Some of the stories follow the tried and trusted short story format of providing the reader with a clever and unexpected ending, whilst in others they simply draw to a logical and satisfying conclusion, thus keeping the reader guessing and intrigued right to the end.
I would definitely recommend this to fans of the short story and novella genre, and indeed anyone who enjoys reading well written stories of any length.
(reviewed long after purchase)
This is the 2nd of Maurice Northmore's books I've read and the 2nd one I've thoroughly enjoyed.
The central character, Foster Saunders, is a cabinet Minister and chief rival for the Prime Minister's job, but he's also a man with a hidden past, so hidden in fact that he only discovers it himself quite by chance. Inevitably, the Prime minister also comes to learn of Foster's past and wastes no time in using the information against him. But Foster Saunders also has his own information that he can use against the Prime Minister, and is equally ruthless in his lack of hesitation to use it if needs be.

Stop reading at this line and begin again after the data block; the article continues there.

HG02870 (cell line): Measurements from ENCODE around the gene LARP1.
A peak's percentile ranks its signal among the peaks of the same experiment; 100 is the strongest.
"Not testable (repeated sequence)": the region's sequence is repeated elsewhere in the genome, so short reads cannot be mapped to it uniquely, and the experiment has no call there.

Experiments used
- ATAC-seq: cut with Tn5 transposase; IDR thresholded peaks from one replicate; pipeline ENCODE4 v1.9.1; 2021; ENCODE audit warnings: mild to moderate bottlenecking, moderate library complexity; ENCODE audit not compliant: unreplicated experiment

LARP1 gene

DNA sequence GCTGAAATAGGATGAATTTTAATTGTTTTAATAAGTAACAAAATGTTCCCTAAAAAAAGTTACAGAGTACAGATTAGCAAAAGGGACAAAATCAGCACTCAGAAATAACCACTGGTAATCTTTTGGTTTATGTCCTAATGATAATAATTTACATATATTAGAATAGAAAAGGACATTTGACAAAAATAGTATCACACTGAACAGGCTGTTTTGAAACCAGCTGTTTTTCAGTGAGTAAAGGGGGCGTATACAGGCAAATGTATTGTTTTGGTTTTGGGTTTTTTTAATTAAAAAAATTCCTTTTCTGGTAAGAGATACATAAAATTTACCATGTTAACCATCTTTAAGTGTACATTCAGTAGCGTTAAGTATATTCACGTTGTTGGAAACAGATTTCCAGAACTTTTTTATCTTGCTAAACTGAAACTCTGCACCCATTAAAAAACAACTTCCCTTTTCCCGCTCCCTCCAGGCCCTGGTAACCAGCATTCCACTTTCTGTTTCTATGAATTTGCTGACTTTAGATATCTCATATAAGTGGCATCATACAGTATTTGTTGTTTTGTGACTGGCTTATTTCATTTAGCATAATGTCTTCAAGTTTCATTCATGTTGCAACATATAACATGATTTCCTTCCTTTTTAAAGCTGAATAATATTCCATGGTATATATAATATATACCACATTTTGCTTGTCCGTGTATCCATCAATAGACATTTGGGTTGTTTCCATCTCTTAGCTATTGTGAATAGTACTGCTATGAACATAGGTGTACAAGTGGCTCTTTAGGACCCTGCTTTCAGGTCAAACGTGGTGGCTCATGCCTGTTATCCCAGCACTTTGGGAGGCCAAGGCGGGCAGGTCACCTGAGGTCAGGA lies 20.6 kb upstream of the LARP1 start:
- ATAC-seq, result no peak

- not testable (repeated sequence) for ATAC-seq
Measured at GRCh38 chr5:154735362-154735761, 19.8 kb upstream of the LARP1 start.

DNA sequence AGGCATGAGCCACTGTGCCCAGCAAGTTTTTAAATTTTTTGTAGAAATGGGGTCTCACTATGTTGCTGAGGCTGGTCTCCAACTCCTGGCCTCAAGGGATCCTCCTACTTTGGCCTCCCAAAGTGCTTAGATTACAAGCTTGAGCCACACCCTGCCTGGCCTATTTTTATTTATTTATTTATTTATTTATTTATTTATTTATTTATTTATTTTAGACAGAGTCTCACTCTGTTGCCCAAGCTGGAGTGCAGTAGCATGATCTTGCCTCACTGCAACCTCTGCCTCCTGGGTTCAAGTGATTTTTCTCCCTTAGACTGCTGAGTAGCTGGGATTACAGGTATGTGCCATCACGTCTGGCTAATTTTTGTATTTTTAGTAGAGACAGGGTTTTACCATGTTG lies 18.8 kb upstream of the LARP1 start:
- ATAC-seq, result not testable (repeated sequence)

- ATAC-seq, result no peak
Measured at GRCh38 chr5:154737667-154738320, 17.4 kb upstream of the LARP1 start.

In the early part of the story there are some excellent and unexpected twists, followed by several more as the book progresses. The political manoeuvrings amidst the corridors of power conjure up definite echoes of Michael Dobb's 'House of Cards', but things quickly progress in a more action driven direction as the Prime Minister takes steps to ensure Foster Saunder's removal from the Westminster political arena, taking the reader to the political upheaval and prisons of the far east, military coups, assassinations, and daring escapes.
There are a several characters, some of whom appear larger than life, with colourful names such as the Duke and Scarface; all are well portrayed and convincing, and integrate well into the overall story. Throughout the book, the reader is kept guessing as to Foster Sander's fate, and how he's going to overcome his situation. The conclusion is as unexpected as the opening twists in the story but equally satisfying. A very enjoyable read!
Having read several of Maurice Northmoors’s previous books I decided to take a look at one of his non-fiction works, namely his approach to writing a novel.